I know a dozen or so young people who have always worked from home. The get up, flip open their computer and begin to write, work on a website, or do research with barely a thought of heading to an office. If for some reason they are lonely or their environment is noisy, they head to a co-working space or a café near their home.
Life as a continuum
For them, life and work are blended into a continuum and what time they do a particular thing has no real meaning. They may shower after they have worked for 3 hours or they might take half the day to read or socialize and then work at night. The idea of regular working hours, structured environments, and long commutes is foreign and often even frightening.
Their idea of success is not about putting in a certain amount of time. Rather success is defined as achieving their goals, completing their projects on time or of handling a problem in a collaborative way – often by using technology.
Stuck in our old ways
But for us older folks who have spent years commuting, coming to the office not only seems normal, but is comforting. Our lives are centered on our workplace and a big part of our daily routine is interacting with the people we work with. Some of us found our life partners at work, made good friendships, learnt what we know from others at work, and built our professional networks because of the physical proximity of a workplace.
And despite the knowledge that we waste time and fuel by driving into work, the habit persists. It also persists in the minds of managers who feel that physical presence is essential to getting things done. Google, Yahoo and many other leading organizations frown on or prohibit telecommuting insisting that the benefits from face-to-face interaction outweigh the benefits of working from home.
Why is this attitude wrong?
1. Hierarchy, structure and inflexibility inhibit creativity.
We know from example, research and history that creativity thrives where there is the most freedom of thought, activity and interaction. No one knows when a chance encounter, a social event or a conversation might trigger a creative thought or great new idea. By forcing people to an office and a structured environment and by making people interact with other people they know and with whom they are comfortable, fosters traditional thinking. One has to be free to break the rules, experiment, and even be non-productive in order for the creative ideas to bubble up.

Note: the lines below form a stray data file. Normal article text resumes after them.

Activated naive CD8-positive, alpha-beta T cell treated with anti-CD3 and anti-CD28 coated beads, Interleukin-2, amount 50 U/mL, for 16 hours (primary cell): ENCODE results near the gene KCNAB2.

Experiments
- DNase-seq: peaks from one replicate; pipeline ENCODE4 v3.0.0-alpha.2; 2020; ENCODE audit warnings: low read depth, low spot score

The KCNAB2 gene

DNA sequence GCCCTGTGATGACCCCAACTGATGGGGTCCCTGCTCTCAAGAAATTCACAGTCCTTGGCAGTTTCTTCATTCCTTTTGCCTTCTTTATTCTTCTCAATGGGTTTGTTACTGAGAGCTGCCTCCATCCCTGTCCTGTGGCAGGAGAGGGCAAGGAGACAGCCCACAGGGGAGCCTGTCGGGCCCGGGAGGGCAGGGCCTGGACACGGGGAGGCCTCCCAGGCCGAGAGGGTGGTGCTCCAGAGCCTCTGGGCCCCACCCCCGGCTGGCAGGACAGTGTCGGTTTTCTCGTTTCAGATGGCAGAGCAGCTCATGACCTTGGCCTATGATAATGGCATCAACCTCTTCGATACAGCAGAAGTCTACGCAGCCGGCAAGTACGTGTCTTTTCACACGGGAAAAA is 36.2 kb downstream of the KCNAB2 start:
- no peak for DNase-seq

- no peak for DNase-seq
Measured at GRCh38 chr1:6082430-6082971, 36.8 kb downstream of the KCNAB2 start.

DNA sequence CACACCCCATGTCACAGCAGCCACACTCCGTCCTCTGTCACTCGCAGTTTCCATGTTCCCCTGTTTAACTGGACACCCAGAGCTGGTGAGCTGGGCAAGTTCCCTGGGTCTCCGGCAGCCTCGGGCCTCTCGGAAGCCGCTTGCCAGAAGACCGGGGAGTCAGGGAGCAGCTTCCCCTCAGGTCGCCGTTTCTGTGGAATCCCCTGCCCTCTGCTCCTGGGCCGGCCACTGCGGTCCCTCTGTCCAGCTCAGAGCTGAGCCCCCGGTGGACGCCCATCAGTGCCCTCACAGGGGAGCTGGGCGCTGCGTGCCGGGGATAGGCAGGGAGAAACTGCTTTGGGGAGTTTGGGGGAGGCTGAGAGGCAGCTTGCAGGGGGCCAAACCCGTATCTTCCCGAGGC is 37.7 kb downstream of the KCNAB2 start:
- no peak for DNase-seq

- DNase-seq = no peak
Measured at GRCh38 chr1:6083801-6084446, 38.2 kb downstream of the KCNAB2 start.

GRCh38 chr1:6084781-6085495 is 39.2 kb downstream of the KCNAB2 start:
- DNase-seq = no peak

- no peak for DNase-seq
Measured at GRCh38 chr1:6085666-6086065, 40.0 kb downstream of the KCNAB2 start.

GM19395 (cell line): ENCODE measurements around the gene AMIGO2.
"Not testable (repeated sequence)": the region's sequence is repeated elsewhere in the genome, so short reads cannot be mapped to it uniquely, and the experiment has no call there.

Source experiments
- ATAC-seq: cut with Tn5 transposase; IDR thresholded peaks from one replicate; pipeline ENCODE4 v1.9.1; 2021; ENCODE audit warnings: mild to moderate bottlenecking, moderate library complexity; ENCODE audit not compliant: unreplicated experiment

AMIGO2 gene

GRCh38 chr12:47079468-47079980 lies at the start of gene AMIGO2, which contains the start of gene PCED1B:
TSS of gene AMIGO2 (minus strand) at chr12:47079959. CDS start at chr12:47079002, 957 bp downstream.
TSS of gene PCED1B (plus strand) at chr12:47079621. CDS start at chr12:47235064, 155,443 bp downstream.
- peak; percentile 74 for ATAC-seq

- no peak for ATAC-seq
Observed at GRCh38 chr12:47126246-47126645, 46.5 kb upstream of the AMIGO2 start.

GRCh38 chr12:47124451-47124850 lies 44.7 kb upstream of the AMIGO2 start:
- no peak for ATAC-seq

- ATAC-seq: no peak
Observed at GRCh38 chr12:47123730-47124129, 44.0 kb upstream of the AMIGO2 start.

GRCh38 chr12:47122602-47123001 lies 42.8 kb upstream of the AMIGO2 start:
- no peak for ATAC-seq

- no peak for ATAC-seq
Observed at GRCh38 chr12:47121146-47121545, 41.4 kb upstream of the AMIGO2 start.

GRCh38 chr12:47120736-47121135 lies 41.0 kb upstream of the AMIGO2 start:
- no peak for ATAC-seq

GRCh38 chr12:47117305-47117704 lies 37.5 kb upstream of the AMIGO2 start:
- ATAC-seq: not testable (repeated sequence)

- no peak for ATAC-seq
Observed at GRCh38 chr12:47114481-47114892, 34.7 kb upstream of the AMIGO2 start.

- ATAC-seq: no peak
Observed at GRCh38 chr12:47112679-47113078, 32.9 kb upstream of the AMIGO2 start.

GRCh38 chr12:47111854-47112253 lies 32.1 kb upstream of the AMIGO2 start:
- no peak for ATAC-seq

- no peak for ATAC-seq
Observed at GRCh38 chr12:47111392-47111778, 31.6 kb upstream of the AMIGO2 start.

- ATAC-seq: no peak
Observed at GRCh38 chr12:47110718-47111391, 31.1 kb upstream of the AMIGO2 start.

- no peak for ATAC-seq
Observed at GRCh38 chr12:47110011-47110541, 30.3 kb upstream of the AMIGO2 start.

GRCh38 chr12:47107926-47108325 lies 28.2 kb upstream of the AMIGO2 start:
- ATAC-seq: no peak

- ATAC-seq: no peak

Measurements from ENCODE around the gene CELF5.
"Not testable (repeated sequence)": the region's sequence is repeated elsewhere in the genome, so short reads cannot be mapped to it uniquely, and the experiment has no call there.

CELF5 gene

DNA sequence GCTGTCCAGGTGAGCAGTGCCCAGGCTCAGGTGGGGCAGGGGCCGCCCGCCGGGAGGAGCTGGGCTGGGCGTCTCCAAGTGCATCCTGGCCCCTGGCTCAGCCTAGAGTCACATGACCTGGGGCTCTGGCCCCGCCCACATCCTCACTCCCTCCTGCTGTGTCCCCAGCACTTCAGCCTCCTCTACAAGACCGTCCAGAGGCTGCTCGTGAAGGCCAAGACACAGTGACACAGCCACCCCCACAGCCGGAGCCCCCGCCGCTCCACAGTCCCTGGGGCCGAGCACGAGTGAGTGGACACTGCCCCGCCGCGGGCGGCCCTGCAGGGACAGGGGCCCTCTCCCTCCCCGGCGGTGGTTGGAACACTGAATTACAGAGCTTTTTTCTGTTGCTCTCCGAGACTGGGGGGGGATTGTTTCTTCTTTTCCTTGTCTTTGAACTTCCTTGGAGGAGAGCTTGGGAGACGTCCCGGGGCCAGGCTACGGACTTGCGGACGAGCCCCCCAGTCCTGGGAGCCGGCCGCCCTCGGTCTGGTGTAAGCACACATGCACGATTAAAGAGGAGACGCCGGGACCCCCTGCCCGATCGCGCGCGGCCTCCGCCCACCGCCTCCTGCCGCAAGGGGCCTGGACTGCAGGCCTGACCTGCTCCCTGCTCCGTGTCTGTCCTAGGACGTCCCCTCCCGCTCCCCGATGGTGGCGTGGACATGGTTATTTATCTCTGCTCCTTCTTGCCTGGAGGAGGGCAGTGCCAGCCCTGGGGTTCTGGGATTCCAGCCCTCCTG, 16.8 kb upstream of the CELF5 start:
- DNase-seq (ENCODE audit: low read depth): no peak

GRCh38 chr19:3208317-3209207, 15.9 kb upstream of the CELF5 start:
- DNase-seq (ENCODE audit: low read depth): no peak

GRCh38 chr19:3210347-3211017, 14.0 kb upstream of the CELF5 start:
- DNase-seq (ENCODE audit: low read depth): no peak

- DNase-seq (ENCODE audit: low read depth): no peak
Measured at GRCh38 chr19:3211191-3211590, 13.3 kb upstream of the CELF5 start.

2. Our current workplaces are designed for the masses, not for individuals.
We are living in an era when we personalize almost everything. Companies try hard to find ways for us to customize their products and services to match our needs and desires. Yet, the office remains a barren landscape of felt, steel and glass. While many of these offices are architecturally beautiful, they do not reflect individual taste. Nor do they inspire us or help us to be more creative. They impose an architect’s idea on our individuality.
3. Technology enables empowerment.
The explosion of tools, apps, and networks is eroding the need for physical office space. While we are social creatures and there is a need for and a reason for face-to-face interaction, much of that interaction can be done virtually. Video conferencing, Skype, Google Hangouts and a host of other tools are making it cheap and easy to connect with anyone anywhere.
What is lacking is not the ability to connect virtually; it is the lack of skill in doing so. We have all perfected the nuances of face-to-face communication. We know how to act in meetings and how to respond verbally or with body language. This is all harder to do virtually. We have to relearn how to communicate. This is much easier for younger people who have been communicating this way their entire life. We old folks have to catch up or be left behind.
4. Management should be about coaching, not about controlling.
Too many managers still think their job is to make sure people are putting in their time. The focus is on being somewhere rather than on getting something useful done. Good managers know how to set goals and negotiate outputs and then focus on helping people achieve those outputs.
People should be trusted and challenged. Where someone does their work is really immaterial unless there are tools or people that can only be accessed by physical presence. Collaboration tools and social networks have made communication much easier and more natural. There are hundreds of global workers who have managers in other countries and who are highly successful.
5. Younger generations are not attracted.
Expectations have changed and while Boomers and Gen X may be content and comfortable coming to the office every day, Gen Y is not. In fact, they are neutral about the workplace because they do not expect to be there very much. When I ask new college graduates what they most want from an employer, one of the top things they identify is to have a flexible working schedule. Many want an employer that allows them to work remotely most of the time from anywhere. There are an increasing number of “digital nomads,” people who live in tropical places, for example, yet work for major firms on projects.
The only barriers to letting people work from wherever they wish are our own mindsets and habits. The stars are aligned for virtual work to happen, and it will be normal for us to sometimes be in an office but most of the time be somewhere else very soon. Are you ready?
Kevin will be participating in a panel session looking at the future workforce, and how we get there at #CWF15 in Sydney on 22-23 September. Kevin will be joined by Simon Townsend and Peter Oreb who will all explore the trends set to impact organisations, and how they can start to implement changes to future proof their organisations today. To participate, register your ticket for the event here.
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